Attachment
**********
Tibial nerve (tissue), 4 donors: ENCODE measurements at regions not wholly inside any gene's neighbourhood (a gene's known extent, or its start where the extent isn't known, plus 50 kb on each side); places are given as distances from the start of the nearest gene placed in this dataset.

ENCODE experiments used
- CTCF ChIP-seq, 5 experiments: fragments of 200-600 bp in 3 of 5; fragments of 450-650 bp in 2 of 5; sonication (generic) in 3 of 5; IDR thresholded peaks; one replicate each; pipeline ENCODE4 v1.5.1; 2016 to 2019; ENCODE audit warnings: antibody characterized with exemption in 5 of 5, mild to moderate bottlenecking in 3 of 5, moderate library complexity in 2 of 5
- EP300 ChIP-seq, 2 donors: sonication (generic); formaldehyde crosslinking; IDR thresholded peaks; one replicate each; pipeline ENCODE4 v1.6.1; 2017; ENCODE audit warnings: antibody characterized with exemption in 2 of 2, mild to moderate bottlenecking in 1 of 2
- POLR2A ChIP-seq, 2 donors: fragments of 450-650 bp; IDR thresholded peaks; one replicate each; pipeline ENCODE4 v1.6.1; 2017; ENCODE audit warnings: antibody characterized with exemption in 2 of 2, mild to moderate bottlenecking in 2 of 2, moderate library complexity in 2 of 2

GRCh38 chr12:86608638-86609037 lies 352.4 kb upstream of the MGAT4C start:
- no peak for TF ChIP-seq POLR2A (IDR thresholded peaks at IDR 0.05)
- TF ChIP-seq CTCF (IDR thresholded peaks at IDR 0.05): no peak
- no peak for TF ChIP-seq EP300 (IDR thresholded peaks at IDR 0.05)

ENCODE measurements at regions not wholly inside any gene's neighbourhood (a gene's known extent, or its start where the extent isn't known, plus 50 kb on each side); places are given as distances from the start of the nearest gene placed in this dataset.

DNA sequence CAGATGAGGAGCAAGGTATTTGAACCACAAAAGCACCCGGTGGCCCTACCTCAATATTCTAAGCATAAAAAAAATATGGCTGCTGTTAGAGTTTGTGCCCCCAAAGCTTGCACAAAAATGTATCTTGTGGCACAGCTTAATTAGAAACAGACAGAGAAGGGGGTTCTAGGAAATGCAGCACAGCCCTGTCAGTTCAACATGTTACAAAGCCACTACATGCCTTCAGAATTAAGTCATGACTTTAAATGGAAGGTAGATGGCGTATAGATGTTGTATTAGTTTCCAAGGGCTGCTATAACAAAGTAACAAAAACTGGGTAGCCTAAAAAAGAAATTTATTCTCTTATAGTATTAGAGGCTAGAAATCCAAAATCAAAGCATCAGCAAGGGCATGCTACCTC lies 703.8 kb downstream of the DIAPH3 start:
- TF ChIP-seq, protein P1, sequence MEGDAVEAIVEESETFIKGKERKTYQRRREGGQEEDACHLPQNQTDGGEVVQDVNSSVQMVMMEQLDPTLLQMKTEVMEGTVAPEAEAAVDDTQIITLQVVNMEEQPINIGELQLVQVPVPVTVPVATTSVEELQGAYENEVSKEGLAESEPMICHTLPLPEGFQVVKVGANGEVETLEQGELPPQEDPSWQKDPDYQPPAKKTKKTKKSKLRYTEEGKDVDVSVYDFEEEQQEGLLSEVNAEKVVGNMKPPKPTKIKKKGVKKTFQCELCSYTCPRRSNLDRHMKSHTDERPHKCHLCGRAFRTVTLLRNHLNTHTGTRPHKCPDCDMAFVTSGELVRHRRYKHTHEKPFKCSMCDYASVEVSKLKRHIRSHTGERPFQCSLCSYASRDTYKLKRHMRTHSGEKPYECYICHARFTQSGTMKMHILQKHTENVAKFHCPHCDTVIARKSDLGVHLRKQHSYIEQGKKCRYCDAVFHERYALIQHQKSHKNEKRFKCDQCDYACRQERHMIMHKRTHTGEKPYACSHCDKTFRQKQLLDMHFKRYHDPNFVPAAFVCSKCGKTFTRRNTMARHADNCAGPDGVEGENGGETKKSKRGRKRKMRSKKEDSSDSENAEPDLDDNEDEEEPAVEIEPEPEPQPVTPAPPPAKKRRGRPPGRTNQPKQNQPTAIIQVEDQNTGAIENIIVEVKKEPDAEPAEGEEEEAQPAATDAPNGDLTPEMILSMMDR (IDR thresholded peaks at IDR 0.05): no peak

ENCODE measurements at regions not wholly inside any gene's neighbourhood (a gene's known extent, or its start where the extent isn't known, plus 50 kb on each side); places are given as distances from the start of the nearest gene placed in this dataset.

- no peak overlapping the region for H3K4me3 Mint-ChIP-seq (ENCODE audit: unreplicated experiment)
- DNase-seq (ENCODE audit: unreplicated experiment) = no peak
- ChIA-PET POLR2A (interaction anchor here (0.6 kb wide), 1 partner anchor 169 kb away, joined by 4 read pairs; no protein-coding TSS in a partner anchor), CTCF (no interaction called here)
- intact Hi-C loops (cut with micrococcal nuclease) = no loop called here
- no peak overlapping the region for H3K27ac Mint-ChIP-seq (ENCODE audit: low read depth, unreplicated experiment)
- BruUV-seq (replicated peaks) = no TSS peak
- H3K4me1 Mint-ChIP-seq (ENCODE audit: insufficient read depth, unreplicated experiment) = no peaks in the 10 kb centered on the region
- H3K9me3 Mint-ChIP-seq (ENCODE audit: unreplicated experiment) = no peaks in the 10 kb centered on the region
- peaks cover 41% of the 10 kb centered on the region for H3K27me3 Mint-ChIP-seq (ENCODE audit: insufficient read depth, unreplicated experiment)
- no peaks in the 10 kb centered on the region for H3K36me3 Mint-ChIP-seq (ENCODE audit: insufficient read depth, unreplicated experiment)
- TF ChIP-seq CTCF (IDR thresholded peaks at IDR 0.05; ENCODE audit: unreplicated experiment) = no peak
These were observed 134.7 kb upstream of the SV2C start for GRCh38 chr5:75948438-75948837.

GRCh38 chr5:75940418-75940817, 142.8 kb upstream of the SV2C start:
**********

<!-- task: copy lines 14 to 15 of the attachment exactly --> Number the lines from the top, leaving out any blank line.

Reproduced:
- no peak overlapping the region for H3K4me3 Mint-ChIP-seq (ENCODE audit: unreplicated experiment)
- DNase-seq (ENCODE audit: unreplicated experiment) = no peak